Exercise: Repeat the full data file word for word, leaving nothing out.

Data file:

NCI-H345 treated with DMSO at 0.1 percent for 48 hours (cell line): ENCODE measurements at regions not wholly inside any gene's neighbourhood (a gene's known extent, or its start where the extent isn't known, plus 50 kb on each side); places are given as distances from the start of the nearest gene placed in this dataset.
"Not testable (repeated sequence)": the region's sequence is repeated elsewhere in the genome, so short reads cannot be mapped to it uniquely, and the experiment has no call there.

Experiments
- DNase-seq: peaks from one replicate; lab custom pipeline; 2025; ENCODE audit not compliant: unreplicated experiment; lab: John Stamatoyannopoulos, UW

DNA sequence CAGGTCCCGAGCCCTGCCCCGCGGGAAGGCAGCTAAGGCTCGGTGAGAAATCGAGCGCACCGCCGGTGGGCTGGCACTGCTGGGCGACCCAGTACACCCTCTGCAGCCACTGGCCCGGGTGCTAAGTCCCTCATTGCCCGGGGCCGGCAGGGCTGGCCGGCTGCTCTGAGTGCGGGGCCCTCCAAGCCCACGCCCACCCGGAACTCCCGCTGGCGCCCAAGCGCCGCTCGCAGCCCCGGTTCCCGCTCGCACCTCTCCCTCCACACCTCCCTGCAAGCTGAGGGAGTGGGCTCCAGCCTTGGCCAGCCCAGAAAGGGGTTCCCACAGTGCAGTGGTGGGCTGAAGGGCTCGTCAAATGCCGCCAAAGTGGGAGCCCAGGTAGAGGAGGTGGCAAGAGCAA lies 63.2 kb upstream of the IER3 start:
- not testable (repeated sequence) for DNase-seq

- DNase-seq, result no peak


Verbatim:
NCI-H345 treated with DMSO at 0.1 percent for 48 hours (cell line): ENCODE measurements at regions not wholly inside any gene's neighbourhood (a gene's known extent, or its start where the extent isn't known, plus 50 kb on each side); places are given as distances from the start of the nearest gene placed in this dataset.
"Not testable (repeated sequence)": the region's sequence is repeated elsewhere in the genome, so short reads cannot be mapped to it uniquely, and the experiment has no call there.

Experiments
- DNase-seq: peaks from one replicate; lab custom pipeline; 2025; ENCODE audit not compliant: unreplicated experiment; lab: John Stamatoyannopoulos, UW

DNA sequence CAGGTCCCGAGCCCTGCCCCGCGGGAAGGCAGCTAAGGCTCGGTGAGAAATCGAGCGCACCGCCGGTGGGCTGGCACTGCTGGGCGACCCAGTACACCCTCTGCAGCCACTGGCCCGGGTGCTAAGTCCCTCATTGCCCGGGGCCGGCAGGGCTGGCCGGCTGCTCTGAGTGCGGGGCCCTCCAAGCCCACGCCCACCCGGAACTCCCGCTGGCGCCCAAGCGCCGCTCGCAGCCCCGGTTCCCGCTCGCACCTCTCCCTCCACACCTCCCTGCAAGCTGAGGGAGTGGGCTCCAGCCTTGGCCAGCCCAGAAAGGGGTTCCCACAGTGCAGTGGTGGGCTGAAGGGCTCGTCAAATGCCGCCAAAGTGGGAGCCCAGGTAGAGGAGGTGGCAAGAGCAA lies 63.2 kb upstream of the IER3 start:
- not testable (repeated sequence) for DNase-seq

- DNase-seq, result no peak